When Floyd Herbert Abdul, a native of Zimbabwe living legally in the United States, was detained by U.S. Immigration and Customs Enforcement on Nov. 24, 2006, he was plunged into a bureaucratic system that he describes as “hell on Earth.”
“They do so much to literally dehumanize you,” he said. “If you’re not strong mentally, then you lose it.”
The reason for Abdul’s nightmare: He never received a letter informing him of an upcoming immigration hearing because the Immigration and Customs Enforcement agency, or ICE, sent the letter to an outdated address.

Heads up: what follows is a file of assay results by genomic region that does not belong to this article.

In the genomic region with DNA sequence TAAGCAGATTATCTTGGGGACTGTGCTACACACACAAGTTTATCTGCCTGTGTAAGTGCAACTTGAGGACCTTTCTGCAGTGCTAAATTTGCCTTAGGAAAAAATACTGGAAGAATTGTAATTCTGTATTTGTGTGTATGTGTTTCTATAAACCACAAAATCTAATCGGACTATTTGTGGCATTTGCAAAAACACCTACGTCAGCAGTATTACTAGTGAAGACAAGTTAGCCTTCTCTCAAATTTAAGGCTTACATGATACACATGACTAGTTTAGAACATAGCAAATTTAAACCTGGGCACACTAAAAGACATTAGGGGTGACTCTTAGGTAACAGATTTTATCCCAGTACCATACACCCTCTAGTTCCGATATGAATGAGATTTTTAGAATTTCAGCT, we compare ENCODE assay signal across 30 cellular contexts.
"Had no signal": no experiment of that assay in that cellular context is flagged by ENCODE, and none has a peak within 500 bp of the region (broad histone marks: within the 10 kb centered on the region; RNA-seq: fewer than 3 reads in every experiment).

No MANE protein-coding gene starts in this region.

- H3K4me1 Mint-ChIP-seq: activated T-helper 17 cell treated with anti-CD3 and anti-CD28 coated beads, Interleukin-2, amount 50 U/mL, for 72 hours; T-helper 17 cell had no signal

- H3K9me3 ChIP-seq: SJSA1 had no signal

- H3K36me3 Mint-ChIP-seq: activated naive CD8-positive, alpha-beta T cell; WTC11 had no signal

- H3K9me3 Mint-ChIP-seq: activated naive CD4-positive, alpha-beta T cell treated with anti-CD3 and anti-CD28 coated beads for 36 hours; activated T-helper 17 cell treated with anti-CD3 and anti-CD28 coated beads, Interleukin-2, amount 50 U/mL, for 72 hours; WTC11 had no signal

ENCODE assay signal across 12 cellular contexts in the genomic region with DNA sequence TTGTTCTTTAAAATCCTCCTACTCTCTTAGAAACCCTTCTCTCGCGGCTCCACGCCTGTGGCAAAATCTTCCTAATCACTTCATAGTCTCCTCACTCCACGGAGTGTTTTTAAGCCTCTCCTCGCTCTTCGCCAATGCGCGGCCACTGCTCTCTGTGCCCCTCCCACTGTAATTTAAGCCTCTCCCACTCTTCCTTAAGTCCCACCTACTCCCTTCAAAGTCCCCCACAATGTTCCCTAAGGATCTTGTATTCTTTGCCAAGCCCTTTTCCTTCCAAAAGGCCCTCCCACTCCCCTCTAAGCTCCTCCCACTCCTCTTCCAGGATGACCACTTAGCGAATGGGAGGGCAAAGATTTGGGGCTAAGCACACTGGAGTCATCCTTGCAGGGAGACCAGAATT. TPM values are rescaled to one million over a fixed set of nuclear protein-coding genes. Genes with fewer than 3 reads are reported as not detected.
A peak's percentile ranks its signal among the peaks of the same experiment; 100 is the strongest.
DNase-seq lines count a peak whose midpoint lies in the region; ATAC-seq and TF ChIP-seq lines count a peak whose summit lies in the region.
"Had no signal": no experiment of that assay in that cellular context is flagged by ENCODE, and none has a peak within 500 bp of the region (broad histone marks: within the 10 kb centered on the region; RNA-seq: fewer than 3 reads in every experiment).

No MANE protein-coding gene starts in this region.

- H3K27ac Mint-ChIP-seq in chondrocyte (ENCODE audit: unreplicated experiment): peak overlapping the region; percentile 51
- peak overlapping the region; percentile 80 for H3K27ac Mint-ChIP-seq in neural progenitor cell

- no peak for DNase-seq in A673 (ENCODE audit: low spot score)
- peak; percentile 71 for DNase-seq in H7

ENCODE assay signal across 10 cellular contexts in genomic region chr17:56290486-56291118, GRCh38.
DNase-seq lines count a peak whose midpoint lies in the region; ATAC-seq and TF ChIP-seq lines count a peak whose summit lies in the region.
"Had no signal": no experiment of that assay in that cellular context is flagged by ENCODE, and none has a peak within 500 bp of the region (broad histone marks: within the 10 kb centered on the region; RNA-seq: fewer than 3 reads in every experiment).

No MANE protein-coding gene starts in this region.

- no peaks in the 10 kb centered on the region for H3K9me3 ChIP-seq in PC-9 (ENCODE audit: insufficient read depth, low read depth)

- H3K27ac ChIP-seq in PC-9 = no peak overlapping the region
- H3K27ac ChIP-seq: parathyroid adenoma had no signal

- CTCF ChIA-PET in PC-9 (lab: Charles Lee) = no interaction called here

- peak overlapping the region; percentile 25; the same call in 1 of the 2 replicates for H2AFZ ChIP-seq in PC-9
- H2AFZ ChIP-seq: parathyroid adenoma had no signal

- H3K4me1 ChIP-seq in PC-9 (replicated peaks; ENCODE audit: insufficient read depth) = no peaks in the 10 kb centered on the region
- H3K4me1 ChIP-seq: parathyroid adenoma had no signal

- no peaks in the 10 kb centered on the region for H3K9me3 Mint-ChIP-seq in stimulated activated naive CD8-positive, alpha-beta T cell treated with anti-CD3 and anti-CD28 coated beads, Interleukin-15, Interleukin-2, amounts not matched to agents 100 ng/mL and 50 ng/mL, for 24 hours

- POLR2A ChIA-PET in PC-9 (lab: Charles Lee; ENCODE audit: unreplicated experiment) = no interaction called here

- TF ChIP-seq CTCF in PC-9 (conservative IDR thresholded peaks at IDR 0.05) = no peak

As a result, Abdul, a political opponent of Zimbabwe dictator Robert Mugabe who is seeking political asylum in the U.S., spent over four months in detention, first in Atlanta, then at the Etowah County Detention Center in northeast Alabama. Etowah, a jail that also holds county inmates, has for years concerned human rights activists. They say the quality and quantity of food, lack of access to the outdoors and jail-like conditions are inappropriate for immigrant detention, which is not designed as punishment.